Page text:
Just the other day, I posted my review of the Microsoft Surface Pro 4. One of the most exciting additions to the convertible tablet from Microsoft was the implementation of Windows Hello biometric login with the use of a facial recognition camera system. When the devices were handed out, we were told that Windows Hello would not be enabled on the review units but that it would be coming before the devices go on sale. Well, Microsoft has snuck in under the wire. A firmware update came out this weekend which has enabled Windows Hello on both the Surface Pro 4 and Surface Book.

I won’t get into a lot of detail into what Windows Hello is. For that, please refer to the Windows 10 review where I go into that in detail. The basics is that Windows Hello is part of an authentication system in Windows 10 where biometrics can be used to supplement traditional passwords. At the moment, it supports Iris scanners, facial recognition, and fingerprint readers. Microsoft has gone with facial recognition with their latest Surface products.

I’ve used Windows Hello before with the Intel RealSense 3D camera, and the login process is very easy to set up. You just got into settings, choose Accounts, and then Sign-in options. You have to have a password set already, as well as a PIN. If you don’t have both of those set up, create those, and then you can set up Windows Hello. It will pop up a window and ask you to look into the camera and keep your head centered in the display, and that’s it. You can run through the setup a few more times as well to improve recognition if you’d like, and Microsoft recommends that if you wear glasses, perform the setup with your glasses on and off.

My experience with the Intel solution was that it was a very quick way to login, with the facial recognition being not only fast, but accurate as well. The Austrailian even tested the system with identical twins, and not once were they able to get a twin to login to their sibling’s setup.

My only real concern was that the Microsoft system may not be as quick as what I have used previously with the Intel camera system, but that is not the case. The actual time to login to the desktop is much longer than the recognition, which is incredibly fast.

I’ve said it before, and I’ll say it again here now. Windows Hello is one of those Wow moments in computing which are few and far between. It really feels like the future.

If you have pre-ordered either the Surface Pro 4, or the Surface Book, be sure to check for updates after unboxing to get the firmware update and enable this feature. Once you have it, it will be hard to live without.

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  • Drumsticks - Monday, October 26, 2015 - link

    I read at some point that the facial recognition built into Windows 10 used an infrared component. That would definitely mean that a fake non-head would fail with Hello. Also, I imagine an identical twin's face would more closely resemble a live face than a 3d-print, which i imagine would have imperfections somewhere? Reply
  • Drumsticks - Monday, October 26, 2015 - link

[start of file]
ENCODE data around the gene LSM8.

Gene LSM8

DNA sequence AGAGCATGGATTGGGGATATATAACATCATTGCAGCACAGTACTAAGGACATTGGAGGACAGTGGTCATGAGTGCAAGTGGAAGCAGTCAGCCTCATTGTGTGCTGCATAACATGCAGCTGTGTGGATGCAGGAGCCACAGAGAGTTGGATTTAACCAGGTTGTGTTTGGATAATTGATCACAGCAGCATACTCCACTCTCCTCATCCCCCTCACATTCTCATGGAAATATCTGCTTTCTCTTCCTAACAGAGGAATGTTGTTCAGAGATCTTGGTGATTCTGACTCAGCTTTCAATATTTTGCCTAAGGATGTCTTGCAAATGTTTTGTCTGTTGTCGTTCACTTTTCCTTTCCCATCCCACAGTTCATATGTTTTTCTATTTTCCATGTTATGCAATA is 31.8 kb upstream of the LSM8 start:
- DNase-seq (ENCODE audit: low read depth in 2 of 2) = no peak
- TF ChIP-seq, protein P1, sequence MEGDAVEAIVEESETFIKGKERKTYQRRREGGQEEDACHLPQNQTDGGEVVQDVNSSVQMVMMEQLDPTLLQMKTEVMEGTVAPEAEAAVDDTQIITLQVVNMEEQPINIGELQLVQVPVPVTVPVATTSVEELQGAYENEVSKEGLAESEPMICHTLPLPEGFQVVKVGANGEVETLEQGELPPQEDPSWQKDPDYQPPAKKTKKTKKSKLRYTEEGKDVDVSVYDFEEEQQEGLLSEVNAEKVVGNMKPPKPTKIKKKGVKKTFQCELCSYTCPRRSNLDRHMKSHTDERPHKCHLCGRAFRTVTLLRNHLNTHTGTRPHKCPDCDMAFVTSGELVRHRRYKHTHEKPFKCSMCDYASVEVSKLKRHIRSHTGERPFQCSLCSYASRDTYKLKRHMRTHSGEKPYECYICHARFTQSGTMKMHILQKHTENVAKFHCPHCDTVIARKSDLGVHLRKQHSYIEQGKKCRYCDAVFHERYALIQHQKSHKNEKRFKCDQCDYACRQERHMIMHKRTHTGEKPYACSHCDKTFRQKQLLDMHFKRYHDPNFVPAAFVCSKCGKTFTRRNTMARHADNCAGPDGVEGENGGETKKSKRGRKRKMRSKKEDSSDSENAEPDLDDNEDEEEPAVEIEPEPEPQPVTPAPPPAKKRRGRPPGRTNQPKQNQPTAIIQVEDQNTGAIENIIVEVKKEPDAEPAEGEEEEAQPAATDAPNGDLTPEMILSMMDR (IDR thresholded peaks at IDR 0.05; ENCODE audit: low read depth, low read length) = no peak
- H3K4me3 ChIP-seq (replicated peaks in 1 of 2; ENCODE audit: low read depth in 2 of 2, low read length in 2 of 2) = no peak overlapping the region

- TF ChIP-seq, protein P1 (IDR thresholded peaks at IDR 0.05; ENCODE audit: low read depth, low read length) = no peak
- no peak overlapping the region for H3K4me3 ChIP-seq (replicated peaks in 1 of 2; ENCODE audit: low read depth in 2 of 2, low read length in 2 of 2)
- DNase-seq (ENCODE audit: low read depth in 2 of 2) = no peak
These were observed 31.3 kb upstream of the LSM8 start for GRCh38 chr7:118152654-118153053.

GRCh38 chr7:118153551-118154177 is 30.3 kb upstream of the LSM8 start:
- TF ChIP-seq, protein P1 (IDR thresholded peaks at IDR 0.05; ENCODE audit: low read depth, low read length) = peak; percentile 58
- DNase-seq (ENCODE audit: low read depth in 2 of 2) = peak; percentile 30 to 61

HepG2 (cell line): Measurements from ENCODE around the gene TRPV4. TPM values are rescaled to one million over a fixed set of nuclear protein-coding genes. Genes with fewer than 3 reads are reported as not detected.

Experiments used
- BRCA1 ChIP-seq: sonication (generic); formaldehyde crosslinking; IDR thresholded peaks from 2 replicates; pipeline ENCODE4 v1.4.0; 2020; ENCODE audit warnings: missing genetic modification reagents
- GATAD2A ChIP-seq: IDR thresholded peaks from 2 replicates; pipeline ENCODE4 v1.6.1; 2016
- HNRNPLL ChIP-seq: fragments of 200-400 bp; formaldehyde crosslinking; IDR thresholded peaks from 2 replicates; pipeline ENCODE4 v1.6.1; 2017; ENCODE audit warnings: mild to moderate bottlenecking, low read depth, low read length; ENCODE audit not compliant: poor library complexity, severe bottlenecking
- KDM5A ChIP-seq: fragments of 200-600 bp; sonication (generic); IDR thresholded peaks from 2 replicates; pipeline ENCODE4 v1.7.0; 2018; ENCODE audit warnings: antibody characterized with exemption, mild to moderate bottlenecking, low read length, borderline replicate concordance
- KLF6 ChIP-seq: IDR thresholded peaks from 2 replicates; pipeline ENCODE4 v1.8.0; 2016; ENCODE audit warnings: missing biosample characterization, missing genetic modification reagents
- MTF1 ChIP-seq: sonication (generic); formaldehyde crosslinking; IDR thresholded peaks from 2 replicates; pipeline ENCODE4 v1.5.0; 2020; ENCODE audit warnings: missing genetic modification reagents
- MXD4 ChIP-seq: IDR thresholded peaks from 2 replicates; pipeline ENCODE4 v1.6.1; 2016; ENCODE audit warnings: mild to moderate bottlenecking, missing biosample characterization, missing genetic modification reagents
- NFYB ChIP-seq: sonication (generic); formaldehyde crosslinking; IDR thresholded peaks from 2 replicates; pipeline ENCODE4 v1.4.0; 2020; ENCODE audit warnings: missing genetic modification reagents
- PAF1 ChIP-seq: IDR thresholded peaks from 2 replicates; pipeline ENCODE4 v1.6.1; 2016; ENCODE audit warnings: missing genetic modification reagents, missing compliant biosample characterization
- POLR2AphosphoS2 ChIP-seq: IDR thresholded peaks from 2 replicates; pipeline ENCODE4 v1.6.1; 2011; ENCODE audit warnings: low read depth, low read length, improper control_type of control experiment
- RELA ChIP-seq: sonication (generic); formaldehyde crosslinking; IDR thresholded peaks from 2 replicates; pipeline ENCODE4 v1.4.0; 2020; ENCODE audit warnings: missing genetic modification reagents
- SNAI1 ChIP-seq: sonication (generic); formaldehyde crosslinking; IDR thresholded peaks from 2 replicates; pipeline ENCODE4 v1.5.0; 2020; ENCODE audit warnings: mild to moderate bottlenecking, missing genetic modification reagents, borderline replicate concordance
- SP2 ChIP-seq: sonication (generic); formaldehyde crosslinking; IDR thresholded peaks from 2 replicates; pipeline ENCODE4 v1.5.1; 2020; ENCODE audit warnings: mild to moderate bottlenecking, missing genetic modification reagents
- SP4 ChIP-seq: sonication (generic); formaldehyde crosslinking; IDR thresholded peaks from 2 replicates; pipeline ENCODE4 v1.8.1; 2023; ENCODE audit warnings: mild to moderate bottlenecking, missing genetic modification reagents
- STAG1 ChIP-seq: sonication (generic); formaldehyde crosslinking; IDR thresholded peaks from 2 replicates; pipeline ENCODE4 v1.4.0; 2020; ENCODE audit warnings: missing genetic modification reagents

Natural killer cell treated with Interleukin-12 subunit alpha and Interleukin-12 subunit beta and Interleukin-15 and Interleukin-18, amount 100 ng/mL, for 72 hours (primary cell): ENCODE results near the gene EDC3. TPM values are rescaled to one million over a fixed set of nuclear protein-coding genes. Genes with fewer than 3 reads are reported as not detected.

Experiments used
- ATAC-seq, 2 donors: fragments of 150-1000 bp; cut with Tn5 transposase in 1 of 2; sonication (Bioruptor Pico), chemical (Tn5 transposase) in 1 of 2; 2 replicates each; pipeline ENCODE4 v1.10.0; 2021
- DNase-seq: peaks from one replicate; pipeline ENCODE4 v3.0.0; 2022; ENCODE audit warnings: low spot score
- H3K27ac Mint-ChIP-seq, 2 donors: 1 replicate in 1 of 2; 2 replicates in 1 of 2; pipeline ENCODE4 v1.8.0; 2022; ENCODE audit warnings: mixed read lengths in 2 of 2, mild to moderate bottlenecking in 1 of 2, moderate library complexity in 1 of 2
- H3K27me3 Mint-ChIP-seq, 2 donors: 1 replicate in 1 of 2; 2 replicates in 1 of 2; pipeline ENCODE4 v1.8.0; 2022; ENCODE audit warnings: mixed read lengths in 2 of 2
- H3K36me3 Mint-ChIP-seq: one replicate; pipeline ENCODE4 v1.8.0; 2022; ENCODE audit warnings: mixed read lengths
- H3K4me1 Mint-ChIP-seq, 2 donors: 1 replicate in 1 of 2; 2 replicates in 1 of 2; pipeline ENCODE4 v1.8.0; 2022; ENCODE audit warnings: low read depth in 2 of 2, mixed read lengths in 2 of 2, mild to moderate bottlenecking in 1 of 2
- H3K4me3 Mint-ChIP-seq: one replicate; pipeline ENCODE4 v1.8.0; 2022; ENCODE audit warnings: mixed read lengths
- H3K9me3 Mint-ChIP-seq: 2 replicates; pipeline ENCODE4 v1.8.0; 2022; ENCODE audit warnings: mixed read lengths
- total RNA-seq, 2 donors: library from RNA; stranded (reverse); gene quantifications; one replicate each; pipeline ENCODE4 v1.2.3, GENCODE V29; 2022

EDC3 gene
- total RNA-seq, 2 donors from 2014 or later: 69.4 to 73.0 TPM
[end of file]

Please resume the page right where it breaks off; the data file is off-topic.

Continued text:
*Anandtech style edit:* check out that source article. It does use an IR sensing camera, so a 3D-print would also fail. Reply
  • Murloc - Monday, October 26, 2015 - link

    maybe you can heat it up.
    But this is sci-fi stuff, a non-concern for 99% of users, whose data isn't worth this much.

    Hell, even the CIA director gets his e-mail stolen with much lower tech tactics.
    Reply
  • MutualCore - Monday, October 26, 2015 - link

    An interesting plot point for a future sci-fi TV series, but non-issue for us. Reply
  • nerd1 - Monday, October 26, 2015 - link

    I don't understand how the additional low resolution depth info can make it any more secure. Depth channel has pretty low resolution (less than VGA for most cases) Reply
  • DanNeely - Monday, October 26, 2015 - link

    For depth resolution, you mostly just need enough to tell that you're looking at a 3d object not a printout. The IR camera is probably more important since to spoof that you need to get the temperature right, to include any local warm/cold spots under the skin. Reply
  • vcarvega - Friday, October 30, 2015 - link

    What really made it a "wow" moment for me was when I realized it still worked in the dark! I powered up my Surface Pro 4 and expected to have to enter a PIN because the room was pitch black... and before I knew it, I was already logged in. It really is an awesome feature. Reply
  • MutualCore - Sunday, November 1, 2015 - link

    Question - does Windows 10 allow you to authenticate but keep you on the lock screen until you press a key or click the mouse? What if I want to stare at my lockscreen for a while? I shouldn't have to choose between Windows Hello and that. Reply
  • macshuffle - Monday, November 9, 2015 - link

    We require pressing CTRL+ALT+DEL to login on "laptops" which is how we classify the Surface Book. It will recognize you, but then you still need to press the three key salute to have it log you in. This is in contrast to the Surface Pro 4 which we consider a "tablet" and thus does not require the three key press. It will log you in immediately after looking at it. Reply

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